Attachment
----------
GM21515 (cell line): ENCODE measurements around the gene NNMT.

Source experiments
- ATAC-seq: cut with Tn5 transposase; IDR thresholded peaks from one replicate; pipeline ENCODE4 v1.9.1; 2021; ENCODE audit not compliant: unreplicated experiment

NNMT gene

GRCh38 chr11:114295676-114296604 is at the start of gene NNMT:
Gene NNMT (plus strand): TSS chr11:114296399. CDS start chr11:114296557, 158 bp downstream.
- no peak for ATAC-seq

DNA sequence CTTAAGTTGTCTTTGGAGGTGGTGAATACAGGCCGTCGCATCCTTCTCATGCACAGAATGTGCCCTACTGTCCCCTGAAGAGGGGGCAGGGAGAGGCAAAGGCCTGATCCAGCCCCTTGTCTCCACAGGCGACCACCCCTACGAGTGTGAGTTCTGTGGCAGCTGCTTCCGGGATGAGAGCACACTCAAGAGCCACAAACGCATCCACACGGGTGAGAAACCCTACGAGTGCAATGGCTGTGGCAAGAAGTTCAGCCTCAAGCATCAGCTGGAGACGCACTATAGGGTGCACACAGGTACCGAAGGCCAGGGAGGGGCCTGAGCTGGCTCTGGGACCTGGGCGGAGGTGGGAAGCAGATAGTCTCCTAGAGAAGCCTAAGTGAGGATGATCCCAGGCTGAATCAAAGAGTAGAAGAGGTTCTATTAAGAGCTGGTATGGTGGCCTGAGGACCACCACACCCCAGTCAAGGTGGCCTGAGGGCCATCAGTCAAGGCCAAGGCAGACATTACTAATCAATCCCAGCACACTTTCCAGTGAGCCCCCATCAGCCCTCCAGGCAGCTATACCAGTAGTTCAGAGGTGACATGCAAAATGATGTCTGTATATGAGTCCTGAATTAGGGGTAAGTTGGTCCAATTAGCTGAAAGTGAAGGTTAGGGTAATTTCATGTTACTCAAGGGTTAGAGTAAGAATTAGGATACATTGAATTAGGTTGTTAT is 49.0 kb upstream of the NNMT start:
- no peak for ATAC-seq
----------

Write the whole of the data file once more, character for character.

GM21515 (cell line): ENCODE measurements around the gene NNMT.

Source experiments
- ATAC-seq: cut with Tn5 transposase; IDR thresholded peaks from one replicate; pipeline ENCODE4 v1.9.1; 2021; ENCODE audit not compliant: unreplicated experiment

NNMT gene

GRCh38 chr11:114295676-114296604 is at the start of gene NNMT:
Gene NNMT (plus strand): TSS chr11:114296399. CDS start chr11:114296557, 158 bp downstream.
- no peak for ATAC-seq

DNA sequence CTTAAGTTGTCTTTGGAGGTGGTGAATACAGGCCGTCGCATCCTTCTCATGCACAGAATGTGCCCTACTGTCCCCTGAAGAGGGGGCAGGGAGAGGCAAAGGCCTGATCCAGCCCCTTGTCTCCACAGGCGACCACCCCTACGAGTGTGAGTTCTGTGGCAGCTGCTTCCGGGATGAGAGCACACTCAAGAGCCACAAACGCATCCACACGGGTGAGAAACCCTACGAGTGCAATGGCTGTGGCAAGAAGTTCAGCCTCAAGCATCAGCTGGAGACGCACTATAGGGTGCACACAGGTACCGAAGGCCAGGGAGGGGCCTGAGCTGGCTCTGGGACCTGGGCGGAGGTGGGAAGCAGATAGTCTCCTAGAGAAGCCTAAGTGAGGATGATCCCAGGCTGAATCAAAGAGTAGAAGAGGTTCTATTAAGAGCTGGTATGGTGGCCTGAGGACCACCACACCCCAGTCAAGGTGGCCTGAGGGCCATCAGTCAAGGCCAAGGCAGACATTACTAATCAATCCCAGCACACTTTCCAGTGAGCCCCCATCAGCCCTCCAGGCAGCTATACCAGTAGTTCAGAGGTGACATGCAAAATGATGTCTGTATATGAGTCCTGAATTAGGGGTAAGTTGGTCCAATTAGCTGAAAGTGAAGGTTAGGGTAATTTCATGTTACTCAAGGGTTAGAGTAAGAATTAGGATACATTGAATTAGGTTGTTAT is 49.0 kb upstream of the NNMT start:
- no peak for ATAC-seq